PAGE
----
Natural Products Insider

MAY-JUN 2018

INSIDER is the leading information source for marketers, manufacturers and formulators of dietary supplements, healthy foods and cosmeceuticals. Since 1997, INSIDER has been serving the needs of the global nutrition industry.

Issue link:

Contents of this Issue


Page 21 of 76 3 A shwagandha (Withania somnifera Dunal) is one of the most popular Indian botanicals, used as a rejuvenative and daily tonic for many centuries in Ayurveda, the 5,000-year-old Indian system of medicine. The plant embodies the very essence of Ayurveda's preventative and curative approach. Withania somnifera is cultivated in many of the drier regions of India, and is also found in some areas of Asia, Africa and the Mediterranean. As a result of this wide-ranging habitat, there are considerable morphological and chemo-typical variations in local species. However, the root phytoactives of the wild and cultivated species appear to be the same. Ashwagandha contains many useful medicinal chemicals, including withanolides (steroidal lactones), alkaloids, fl avonoids, choline, fatty acids, amino acids and a variety of sugars. While the leaves and fruit have been occasionally used, the root of the Ashwagandha plant is the part most commonly used in Western herbal remedies. Indeed, the signifi cant majority of the clinical studies use the root; in contrast, there is much less published evidence in support of using leaf components of ashwagandha. Withanolides are an important (though by no means the sole critical) set of the major bioactive constituents of the ashwagandha root. At present, more than 140 withanolides from this plant have been isolated and are being studied. Not all withanolides are benefi cial. Withaferin A is one withanolide that is cytotoxic, making it undesirable to have in an ashwagandha extract when the intended use is for adaptogenic applications or support of cognitive and immune health. Withaferin A has a considerably stronger presence in the leaf of the ashwagandha plant than the root. While in the natural products marketplace, much of the discussion on ashwagandha is centered around the withanolides constituents or alkaloid constituents, Ayurvedic experts and doctors emphasize there is much more to ashwagandha than just the withanolides. The synergistic effect from than just the withanolides. The synergistic effect from this diverse set of active constituents is believed to be responsible for the multiple therapeutic properties of ashwagandha. This is often delivered in a "full spectrum," which maintains the balance of the various constituents as in the original herb. report-ashwagandha-root-unique-adaptogen Ashwagandha: At the Root of a Unique Adaptogen DOWNLOAD Special Report February 2017 US$39.00 Ashwagandha At the Root of a Unique Adaptogen by Heather Granato and Rachel Adams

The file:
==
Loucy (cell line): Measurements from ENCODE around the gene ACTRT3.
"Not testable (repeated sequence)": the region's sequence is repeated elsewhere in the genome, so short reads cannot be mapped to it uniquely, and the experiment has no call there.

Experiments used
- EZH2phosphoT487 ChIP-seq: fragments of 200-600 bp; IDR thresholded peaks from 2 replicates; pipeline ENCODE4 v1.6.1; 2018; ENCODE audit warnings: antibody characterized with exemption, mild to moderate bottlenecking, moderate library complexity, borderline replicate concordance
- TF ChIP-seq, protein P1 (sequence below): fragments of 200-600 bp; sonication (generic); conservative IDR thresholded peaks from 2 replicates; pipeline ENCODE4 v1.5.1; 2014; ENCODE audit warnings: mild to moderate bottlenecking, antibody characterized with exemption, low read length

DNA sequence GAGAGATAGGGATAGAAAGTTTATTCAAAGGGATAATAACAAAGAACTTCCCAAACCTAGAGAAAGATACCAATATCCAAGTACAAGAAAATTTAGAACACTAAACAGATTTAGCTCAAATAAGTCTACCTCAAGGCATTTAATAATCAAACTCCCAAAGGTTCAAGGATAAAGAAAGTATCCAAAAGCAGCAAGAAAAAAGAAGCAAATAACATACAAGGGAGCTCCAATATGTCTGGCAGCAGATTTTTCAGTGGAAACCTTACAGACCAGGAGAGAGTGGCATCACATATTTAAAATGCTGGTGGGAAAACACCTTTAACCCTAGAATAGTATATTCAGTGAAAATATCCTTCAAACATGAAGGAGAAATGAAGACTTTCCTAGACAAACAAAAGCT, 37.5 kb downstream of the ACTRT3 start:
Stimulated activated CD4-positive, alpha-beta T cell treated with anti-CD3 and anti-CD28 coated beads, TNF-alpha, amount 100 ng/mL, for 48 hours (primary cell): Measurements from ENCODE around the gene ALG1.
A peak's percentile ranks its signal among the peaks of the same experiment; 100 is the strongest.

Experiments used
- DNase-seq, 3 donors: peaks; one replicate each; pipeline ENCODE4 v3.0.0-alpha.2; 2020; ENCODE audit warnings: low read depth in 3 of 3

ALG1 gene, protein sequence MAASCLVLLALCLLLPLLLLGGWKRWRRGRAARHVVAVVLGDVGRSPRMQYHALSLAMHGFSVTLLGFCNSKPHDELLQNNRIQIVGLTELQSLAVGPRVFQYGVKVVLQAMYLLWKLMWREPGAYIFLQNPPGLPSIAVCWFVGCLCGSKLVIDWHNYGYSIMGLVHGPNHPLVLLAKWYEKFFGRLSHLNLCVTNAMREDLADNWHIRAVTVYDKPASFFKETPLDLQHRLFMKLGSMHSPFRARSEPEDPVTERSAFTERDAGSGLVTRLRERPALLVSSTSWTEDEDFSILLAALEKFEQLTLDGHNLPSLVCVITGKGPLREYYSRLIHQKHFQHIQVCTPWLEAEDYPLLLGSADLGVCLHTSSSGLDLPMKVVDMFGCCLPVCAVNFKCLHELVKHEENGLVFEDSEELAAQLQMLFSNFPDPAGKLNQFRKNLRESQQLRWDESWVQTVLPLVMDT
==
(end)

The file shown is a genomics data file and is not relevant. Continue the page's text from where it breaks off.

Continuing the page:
Articles in this issue

Links on this page

Archives of this issue

view archives of Natural Products Insider - MAY-JUN 2018